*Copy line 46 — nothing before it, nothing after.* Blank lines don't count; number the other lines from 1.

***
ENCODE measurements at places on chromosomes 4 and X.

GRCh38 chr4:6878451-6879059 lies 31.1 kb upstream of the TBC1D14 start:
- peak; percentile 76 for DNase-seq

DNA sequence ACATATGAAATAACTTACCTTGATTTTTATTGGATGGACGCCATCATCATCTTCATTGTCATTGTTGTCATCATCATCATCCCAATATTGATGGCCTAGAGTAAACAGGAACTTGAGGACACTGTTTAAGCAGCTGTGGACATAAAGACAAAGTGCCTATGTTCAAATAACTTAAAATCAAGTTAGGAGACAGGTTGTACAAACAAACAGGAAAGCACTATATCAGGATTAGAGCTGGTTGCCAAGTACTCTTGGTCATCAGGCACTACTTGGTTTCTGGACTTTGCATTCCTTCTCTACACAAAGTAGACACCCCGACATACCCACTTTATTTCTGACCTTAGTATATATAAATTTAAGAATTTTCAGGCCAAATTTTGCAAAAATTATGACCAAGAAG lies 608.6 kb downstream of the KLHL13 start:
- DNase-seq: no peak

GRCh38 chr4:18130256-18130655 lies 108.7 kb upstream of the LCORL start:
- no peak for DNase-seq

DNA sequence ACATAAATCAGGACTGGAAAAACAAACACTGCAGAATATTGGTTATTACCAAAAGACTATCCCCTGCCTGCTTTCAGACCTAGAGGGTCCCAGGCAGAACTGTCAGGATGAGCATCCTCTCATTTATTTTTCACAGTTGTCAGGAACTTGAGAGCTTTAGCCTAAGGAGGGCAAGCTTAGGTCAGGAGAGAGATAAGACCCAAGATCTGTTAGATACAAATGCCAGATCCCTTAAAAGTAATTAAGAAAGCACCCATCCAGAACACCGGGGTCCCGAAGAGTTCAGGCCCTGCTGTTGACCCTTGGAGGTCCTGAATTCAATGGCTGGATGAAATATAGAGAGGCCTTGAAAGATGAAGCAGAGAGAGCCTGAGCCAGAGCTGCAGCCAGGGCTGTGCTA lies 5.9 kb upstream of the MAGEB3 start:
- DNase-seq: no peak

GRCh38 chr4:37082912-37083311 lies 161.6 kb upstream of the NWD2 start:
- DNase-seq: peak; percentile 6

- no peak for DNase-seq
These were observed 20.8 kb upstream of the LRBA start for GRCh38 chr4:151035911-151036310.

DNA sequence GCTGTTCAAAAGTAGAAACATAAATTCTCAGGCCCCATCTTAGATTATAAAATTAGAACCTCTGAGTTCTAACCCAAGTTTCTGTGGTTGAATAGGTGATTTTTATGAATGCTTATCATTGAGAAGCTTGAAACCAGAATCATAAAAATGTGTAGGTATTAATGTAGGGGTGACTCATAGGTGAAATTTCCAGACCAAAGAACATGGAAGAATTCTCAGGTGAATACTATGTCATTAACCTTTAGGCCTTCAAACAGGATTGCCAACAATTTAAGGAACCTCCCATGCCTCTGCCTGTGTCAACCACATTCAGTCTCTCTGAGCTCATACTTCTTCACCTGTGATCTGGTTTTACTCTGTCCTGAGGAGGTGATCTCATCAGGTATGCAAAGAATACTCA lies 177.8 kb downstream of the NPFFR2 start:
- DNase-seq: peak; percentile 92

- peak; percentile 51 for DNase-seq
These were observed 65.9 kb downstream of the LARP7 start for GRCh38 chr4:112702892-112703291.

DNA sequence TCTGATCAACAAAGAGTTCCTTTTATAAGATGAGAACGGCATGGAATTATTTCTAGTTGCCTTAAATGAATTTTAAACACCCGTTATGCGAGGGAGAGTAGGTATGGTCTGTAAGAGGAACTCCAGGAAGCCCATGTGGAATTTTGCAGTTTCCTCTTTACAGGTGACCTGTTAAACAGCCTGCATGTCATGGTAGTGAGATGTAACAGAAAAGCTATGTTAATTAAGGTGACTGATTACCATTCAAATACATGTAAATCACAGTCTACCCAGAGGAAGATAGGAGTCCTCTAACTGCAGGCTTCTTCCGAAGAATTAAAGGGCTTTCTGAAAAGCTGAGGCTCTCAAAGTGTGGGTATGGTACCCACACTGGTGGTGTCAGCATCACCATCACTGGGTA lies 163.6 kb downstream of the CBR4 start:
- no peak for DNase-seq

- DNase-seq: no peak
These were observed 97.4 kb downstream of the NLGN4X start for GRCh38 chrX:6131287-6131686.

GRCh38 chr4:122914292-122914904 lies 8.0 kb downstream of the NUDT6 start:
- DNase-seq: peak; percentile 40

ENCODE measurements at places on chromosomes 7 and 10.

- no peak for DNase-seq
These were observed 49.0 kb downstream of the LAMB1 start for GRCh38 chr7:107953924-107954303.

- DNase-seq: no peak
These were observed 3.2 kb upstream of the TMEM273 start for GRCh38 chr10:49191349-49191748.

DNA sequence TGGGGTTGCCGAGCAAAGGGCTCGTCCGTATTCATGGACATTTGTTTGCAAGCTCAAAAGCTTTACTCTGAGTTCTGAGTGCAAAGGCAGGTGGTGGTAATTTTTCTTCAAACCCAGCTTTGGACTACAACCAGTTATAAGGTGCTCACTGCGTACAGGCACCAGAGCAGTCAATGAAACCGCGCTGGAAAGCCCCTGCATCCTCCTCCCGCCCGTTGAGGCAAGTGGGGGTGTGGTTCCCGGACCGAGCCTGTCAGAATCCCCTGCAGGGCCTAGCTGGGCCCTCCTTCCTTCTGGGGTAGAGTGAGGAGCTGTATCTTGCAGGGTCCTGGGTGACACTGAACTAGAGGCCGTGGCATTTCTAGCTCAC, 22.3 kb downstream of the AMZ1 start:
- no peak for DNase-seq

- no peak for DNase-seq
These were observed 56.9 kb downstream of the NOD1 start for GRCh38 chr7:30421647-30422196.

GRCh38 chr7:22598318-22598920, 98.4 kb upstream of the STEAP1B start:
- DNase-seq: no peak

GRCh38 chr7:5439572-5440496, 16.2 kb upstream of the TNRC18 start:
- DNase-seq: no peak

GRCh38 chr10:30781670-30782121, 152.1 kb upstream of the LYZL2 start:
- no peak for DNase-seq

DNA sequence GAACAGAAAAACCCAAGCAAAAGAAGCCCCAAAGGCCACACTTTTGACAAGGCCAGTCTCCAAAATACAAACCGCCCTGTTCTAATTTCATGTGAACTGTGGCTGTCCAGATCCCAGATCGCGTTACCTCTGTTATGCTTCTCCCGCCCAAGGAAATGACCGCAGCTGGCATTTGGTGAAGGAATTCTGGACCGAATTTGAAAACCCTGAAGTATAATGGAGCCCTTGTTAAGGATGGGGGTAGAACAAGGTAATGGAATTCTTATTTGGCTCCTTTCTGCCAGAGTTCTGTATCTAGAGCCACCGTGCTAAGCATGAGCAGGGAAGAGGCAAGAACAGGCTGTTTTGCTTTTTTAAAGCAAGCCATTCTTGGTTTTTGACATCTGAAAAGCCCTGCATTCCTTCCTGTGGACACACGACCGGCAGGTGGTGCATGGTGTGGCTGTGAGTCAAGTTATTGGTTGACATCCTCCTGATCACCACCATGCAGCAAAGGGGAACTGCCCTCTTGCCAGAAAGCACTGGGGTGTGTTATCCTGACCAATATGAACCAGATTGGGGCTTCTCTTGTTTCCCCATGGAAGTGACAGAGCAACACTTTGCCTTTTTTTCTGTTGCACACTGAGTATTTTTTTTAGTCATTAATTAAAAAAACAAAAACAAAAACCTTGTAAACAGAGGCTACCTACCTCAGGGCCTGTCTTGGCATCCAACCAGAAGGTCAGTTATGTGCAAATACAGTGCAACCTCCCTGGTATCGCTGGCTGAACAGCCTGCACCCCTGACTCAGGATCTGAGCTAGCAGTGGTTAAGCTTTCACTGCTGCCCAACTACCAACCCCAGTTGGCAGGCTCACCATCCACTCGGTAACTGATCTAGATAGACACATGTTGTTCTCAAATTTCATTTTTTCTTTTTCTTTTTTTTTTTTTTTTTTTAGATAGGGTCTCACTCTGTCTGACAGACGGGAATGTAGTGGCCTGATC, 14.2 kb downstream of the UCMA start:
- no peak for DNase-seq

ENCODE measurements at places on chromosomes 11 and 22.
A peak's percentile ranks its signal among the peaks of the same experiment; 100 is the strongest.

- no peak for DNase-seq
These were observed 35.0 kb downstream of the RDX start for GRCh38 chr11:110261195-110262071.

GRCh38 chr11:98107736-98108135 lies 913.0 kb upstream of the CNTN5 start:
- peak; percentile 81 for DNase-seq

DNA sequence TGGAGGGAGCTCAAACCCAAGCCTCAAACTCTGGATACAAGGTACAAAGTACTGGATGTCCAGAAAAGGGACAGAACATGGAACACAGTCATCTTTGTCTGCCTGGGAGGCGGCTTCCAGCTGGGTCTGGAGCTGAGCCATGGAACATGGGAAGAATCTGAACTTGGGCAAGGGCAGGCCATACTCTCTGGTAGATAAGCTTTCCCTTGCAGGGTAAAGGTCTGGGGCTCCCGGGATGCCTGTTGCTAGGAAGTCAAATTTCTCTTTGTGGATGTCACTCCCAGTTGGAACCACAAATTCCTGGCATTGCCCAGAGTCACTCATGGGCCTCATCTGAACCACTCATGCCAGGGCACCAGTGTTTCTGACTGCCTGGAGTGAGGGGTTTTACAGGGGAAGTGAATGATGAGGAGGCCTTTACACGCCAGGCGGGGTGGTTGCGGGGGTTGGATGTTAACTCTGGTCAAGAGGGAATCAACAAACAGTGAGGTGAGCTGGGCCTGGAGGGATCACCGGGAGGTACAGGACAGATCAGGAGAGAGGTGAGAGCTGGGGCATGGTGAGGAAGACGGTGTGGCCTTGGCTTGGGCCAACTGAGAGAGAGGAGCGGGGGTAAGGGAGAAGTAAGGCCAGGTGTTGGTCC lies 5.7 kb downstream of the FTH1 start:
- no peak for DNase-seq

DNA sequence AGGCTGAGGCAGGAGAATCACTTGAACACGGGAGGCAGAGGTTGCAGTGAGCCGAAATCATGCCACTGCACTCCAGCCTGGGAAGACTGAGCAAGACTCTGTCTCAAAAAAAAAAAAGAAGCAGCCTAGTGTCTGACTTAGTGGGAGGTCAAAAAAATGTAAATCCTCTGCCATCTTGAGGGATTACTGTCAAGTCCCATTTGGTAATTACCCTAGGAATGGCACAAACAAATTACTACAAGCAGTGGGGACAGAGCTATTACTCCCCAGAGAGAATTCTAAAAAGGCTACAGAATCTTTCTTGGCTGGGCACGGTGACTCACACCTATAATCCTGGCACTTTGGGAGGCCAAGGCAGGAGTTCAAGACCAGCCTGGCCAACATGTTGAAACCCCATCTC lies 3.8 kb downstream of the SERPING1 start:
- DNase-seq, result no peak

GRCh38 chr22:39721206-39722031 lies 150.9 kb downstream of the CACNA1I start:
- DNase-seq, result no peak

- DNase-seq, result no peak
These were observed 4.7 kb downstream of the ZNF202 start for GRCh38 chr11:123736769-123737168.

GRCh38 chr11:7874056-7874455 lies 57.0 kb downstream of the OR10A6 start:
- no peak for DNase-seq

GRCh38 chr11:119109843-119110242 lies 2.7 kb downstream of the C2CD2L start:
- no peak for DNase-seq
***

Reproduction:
- peak; percentile 81 for DNase-seq